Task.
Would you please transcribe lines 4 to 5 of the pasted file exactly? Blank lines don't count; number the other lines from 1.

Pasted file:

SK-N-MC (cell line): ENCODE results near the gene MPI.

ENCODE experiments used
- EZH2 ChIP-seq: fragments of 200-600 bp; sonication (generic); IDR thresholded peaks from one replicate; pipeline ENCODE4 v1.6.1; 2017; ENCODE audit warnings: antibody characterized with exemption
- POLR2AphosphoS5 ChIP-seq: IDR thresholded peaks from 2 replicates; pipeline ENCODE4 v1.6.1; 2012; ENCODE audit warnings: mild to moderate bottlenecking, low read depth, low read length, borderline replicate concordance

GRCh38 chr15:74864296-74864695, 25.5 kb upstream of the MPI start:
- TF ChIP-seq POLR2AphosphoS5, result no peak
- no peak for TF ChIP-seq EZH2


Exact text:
- POLR2AphosphoS5 ChIP-seq: IDR thresholded peaks from 2 replicates; pipeline ENCODE4 v1.6.1; 2012; ENCODE audit warnings: mild to moderate bottlenecking, low read depth, low read length, borderline replicate concordance

GRCh38 chr15:74864296-74864695, 25.5 kb upstream of the MPI start: